On the plus side, the Agbiz/IDC Agribusiness Confidence Index rebounded by 6 points to reach 50 in the third quarter, after having remained below the 50-point mark for three consecutive quarters.
This suggests that agribusinesses are adapting to long-standing challenges such as deteriorating infrastructure, failing municipalities, intensified geopolitical tensions, and persistent load-shedding.
2023 was a mixed bag of blessings and challenges
Various sectors such as wheat, soya beans and maize have continued to yield excellent harvests, but we are seeing the impact of downward pressure on commodity prices.
Commodity prices have on average declined by roughly 11% this year, while stringent regulations relating to citrus black spot disease in the EU and restrictions on some livestock product exports due to foot-and-mouth disease are likely to lower export earnings.
Livestock diseases remain a concern, particularly the recent avian influenza outbreak, which has had far-reaching consequences affecting producer and consumer.
A report released by a government-appointed task team in May warned that South Africa’s veterinary and animal disease controls are ‘broken’ and in a state of crisis, which threatens the viability of the country’s livestock industry.
What’s in store for 2024
Unfortunately, many of the ‘usual’ challenges of doing business in South Africa will remain in 2024. Uncertainty around load-shedding persists, but many agribusinesses have taken matters into their own hands and are producing their own power.
Underlying infrastructure issues are unlikely to be addressed as paralysis in an election year will mean limited progress.
Pressure around household food security is likely to continue into 2024, and any food price increases will add immense pressure to already stretched household budgets.
Another factor that is unlikely to improve next year is the export environment. Our potential exclusion from the African Growth and Opportunity Act (AGOA) and ever-increasing regulations in the EU remain a threat, and geopolitical tensions are expected to continue into 2024 with the Russia-Ukraine and Israel-Palestine conflicts showing little sign of resolution.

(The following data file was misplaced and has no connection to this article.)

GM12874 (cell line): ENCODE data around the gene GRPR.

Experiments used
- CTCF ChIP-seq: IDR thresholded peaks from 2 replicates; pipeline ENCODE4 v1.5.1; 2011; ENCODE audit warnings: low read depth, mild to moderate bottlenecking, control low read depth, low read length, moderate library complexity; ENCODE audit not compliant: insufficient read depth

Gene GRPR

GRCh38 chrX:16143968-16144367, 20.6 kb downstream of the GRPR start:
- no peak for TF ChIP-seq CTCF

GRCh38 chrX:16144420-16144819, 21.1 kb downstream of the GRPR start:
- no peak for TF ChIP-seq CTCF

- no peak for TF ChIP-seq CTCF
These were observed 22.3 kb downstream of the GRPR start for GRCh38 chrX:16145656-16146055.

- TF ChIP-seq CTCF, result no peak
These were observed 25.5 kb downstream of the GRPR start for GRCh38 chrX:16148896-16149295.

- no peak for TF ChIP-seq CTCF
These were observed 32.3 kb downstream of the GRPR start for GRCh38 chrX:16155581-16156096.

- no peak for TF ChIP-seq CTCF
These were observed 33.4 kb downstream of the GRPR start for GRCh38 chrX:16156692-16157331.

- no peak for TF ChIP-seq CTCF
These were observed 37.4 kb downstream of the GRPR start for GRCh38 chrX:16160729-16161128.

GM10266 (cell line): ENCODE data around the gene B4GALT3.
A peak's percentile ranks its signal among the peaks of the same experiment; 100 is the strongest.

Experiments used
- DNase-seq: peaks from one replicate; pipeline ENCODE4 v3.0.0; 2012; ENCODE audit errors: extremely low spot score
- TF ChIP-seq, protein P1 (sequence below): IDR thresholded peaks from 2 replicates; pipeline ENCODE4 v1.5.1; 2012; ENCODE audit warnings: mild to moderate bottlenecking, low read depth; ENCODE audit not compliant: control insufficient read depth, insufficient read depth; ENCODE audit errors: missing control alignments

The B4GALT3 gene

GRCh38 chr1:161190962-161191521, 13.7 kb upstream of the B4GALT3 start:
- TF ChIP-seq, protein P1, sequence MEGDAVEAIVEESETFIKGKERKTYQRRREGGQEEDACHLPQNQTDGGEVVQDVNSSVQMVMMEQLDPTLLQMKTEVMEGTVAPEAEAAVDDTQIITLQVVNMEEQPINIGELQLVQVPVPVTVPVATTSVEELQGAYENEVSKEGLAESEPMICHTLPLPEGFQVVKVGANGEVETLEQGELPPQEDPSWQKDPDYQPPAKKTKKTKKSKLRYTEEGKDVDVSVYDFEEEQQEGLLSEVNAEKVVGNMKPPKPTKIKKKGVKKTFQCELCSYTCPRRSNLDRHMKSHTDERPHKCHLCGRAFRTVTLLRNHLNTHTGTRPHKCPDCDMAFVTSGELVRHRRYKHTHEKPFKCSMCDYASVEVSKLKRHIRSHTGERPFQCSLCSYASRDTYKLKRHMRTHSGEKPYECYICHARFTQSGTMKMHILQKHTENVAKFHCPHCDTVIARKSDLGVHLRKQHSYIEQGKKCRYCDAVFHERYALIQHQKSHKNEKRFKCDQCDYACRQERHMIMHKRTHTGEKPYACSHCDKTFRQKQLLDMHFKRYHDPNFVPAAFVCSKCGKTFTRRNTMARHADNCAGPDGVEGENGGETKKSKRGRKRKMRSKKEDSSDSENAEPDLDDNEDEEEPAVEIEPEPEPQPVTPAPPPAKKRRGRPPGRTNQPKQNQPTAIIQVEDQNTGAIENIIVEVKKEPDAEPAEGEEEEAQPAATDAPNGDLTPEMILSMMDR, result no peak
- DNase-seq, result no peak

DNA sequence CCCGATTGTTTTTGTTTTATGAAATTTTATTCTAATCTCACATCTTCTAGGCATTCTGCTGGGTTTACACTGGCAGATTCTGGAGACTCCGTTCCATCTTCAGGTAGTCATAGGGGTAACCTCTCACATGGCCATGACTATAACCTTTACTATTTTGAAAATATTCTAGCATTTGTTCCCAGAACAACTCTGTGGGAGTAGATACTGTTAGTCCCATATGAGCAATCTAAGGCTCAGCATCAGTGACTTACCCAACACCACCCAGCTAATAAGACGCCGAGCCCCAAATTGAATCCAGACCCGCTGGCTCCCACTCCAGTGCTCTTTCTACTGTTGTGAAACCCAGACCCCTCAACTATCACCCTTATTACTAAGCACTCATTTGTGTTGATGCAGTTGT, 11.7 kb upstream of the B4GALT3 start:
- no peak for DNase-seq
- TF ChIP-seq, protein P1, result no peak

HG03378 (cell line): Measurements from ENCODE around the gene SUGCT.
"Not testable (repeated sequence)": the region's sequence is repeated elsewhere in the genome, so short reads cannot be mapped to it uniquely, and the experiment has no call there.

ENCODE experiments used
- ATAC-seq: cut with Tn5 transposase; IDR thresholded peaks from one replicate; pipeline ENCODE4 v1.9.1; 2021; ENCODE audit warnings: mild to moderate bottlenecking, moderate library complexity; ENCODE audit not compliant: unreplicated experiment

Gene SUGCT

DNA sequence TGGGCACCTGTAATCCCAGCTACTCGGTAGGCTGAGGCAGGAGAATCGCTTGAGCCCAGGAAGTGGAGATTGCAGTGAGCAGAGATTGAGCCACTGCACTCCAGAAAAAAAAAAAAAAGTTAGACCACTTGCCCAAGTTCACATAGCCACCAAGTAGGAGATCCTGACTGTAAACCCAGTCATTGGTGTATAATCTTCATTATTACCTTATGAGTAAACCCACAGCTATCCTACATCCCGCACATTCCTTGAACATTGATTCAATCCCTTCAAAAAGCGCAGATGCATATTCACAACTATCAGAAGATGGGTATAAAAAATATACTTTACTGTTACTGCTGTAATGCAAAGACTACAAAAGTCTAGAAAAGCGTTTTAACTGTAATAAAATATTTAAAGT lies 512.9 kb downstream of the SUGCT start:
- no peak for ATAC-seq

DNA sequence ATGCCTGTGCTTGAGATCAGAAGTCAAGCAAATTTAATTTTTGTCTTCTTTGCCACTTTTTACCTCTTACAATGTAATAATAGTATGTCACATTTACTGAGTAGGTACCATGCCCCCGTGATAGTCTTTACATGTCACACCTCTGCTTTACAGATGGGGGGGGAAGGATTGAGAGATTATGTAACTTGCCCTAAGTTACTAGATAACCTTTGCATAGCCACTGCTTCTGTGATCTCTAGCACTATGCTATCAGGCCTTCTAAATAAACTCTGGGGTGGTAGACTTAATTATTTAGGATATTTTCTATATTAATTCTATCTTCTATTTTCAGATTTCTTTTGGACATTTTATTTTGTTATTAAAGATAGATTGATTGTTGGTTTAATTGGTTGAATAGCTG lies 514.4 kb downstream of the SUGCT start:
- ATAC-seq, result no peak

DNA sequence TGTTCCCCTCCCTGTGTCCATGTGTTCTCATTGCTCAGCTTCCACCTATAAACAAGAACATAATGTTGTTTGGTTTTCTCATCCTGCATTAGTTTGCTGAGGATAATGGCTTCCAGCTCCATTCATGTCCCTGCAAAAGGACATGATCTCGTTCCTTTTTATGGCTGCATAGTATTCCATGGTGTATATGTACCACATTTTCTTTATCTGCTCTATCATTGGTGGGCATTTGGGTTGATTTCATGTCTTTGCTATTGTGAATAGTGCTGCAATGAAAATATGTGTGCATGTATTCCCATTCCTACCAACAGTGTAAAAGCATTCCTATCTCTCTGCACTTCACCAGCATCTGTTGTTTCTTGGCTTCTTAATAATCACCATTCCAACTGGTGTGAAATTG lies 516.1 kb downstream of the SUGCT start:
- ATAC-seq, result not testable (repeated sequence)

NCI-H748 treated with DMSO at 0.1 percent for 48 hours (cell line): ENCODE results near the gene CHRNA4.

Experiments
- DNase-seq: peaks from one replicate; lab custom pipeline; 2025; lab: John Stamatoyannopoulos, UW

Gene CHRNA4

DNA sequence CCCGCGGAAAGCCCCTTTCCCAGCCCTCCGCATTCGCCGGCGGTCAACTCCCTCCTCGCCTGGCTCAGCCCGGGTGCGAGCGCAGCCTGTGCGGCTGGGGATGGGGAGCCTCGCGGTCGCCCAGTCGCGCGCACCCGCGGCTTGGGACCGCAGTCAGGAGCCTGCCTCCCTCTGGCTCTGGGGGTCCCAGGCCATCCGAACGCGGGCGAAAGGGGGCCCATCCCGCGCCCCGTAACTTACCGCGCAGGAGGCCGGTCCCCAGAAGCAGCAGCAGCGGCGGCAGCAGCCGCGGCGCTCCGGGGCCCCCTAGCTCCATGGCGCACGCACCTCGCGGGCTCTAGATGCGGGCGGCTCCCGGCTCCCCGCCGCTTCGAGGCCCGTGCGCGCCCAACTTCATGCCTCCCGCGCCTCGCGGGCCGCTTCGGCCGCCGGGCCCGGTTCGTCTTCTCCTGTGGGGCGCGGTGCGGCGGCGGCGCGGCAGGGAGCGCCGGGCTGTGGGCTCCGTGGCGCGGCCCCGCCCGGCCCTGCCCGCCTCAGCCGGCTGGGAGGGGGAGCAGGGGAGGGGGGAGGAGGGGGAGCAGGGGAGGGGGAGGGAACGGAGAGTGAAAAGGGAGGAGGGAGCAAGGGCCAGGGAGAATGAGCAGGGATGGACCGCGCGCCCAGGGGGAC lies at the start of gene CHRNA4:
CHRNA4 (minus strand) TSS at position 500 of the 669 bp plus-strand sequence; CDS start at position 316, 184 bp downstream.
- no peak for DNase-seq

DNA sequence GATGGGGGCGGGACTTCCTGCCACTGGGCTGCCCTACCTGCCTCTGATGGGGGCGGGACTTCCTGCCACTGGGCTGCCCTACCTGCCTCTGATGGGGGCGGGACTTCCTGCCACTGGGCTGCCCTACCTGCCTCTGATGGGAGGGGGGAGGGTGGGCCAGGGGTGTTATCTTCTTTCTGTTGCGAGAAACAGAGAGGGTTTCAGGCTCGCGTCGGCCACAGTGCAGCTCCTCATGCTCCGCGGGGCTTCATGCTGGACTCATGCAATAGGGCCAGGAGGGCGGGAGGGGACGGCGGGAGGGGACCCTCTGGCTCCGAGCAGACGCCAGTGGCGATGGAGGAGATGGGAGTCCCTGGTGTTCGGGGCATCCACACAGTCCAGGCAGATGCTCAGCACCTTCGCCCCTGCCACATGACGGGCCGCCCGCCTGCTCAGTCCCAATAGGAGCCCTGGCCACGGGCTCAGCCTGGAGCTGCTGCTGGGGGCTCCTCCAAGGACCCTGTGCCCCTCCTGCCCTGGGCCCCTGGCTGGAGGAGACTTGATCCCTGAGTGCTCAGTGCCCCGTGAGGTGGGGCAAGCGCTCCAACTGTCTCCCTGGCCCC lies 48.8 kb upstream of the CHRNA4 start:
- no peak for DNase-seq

It is our view, then, that attention must be urgently focused on improving logistics efficiency, intensifying the promotion of South African products in export markets, and sustaining solid relations with existing critical export markets while securing expansion into new markets.
Fortunately, El Niño will have less of an impact than initially expected in terms of rainfall due to improved soil moisture from past rainy seasons.
However, above-normal minimum and maximum temperatures are expected for the summer, while warnings from the World Meteorological Organization indicate that globally El Niño, along with climate change, would usher in record-breaking temperatures in the next five years.
This has already been experienced during the Northern Hemisphere summer and does not augur well for crops and livestock, while water loss through evaporation and increased wildfires are additional threats.
The year 2024 is being hailed as a defining moment for South Africa and it is bound to have its highlights and obstacles.
Agriculture has been a highlight since COVID-19 and, despite all the challenges we face, there are encouraging signs that it will continue. However, it is important to view the immense opportunities in the sector through the lens of the reality of doing business in South Africa.
It is not easy but there is always hope, and the challenges we have faced as an industry and as a country have made us more resilient.
Through it all, we believe that the private sector will continue to forge the way ahead, with or without government.
Think Nedbank Commercial Banking.
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